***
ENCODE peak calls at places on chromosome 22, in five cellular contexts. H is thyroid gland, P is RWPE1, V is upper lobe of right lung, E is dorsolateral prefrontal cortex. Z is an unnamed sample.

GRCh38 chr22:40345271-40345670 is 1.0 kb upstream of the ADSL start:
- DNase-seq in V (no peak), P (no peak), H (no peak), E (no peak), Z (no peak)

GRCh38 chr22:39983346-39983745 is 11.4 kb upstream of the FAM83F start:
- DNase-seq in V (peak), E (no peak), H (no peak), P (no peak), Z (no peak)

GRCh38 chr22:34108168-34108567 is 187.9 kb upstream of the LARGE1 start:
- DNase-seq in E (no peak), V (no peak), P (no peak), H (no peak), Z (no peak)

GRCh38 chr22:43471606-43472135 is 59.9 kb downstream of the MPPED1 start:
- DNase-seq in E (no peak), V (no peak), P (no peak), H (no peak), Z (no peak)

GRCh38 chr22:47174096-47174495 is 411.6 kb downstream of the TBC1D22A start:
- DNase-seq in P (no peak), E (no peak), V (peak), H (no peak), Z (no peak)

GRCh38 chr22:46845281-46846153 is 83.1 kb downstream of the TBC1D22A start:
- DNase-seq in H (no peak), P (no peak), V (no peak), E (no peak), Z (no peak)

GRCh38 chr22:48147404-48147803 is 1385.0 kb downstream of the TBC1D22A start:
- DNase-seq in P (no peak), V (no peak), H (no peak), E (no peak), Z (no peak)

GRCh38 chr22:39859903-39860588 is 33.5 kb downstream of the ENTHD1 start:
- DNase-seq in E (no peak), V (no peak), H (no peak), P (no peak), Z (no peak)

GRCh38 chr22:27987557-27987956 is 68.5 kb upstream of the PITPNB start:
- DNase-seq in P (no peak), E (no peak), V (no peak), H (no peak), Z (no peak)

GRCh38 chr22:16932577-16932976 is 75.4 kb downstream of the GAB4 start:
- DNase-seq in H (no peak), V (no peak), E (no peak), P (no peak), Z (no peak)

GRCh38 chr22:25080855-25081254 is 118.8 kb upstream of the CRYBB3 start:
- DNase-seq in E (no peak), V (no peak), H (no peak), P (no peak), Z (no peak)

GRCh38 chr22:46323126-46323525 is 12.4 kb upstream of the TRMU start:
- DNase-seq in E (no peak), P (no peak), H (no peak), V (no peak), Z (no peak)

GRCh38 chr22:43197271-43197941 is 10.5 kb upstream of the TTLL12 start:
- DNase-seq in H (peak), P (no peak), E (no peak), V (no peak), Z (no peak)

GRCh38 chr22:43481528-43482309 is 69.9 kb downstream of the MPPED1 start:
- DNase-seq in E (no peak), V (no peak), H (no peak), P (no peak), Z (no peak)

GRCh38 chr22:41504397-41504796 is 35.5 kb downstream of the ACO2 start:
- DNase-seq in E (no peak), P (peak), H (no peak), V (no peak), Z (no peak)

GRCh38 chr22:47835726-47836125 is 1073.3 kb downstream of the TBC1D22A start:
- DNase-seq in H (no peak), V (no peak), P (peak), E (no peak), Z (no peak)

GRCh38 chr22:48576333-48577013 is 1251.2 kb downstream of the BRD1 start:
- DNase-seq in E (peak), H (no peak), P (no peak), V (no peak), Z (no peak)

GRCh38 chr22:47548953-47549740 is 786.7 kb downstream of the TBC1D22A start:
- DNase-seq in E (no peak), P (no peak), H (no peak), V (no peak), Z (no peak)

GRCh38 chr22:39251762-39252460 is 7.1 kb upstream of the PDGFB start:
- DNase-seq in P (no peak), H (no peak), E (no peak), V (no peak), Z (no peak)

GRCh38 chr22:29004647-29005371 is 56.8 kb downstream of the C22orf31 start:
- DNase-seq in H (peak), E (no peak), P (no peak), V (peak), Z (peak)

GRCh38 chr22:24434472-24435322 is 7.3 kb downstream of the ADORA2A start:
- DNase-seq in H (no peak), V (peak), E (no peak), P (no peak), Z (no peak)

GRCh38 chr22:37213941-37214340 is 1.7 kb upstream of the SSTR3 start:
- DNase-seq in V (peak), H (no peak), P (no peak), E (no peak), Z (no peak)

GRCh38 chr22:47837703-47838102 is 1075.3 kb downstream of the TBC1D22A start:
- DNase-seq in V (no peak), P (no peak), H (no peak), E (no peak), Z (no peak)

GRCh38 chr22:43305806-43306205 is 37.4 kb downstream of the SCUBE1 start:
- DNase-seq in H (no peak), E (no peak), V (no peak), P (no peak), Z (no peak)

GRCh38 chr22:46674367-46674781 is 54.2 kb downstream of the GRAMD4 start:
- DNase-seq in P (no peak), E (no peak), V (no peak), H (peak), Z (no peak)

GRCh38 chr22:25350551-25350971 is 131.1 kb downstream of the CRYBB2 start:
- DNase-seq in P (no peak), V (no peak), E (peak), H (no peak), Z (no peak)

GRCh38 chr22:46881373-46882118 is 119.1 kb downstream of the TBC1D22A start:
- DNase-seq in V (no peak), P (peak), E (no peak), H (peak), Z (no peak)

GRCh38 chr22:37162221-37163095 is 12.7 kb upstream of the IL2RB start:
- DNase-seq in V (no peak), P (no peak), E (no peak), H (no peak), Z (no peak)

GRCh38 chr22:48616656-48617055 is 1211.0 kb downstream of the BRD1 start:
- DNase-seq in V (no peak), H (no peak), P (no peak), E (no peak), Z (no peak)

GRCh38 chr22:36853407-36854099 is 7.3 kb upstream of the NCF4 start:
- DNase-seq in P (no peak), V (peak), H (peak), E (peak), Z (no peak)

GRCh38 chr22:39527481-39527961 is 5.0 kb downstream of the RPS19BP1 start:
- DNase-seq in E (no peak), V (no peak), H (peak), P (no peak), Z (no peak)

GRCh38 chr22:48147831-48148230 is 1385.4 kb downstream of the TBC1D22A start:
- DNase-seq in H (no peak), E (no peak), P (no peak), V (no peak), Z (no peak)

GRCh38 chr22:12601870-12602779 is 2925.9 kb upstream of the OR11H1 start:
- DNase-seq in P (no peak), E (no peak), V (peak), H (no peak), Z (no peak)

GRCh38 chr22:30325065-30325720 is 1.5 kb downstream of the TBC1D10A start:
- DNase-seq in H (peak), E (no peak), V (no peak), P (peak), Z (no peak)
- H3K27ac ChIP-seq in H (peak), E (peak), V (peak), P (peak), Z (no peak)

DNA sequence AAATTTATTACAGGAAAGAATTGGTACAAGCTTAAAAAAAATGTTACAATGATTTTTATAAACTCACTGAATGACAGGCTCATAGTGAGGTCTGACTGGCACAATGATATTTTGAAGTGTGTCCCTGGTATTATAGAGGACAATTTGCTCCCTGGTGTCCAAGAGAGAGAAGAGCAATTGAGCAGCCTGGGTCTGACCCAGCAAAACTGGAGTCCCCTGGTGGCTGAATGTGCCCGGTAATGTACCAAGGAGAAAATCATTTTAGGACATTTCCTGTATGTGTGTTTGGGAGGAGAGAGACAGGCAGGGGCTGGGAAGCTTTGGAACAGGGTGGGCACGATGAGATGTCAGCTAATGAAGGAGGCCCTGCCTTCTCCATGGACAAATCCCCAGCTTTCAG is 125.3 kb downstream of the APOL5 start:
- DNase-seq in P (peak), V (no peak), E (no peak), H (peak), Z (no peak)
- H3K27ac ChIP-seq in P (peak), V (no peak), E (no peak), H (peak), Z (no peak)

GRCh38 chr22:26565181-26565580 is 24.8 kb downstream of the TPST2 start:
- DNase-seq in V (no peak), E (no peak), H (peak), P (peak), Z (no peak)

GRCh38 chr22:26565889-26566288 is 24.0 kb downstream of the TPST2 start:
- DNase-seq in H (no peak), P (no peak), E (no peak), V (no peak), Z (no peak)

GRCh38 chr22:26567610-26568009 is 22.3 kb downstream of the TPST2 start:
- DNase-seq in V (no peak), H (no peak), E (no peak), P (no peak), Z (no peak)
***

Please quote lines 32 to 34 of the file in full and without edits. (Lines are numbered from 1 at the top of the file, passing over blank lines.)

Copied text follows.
GRCh38 chr22:47835726-47836125 is 1073.3 kb downstream of the TBC1D22A start:
- DNase-seq in H (no peak), V (no peak), P (peak), E (no peak), Z (no peak)

GRCh38 chr22:48576333-48577013 is 1251.2 kb downstream of the BRD1 start: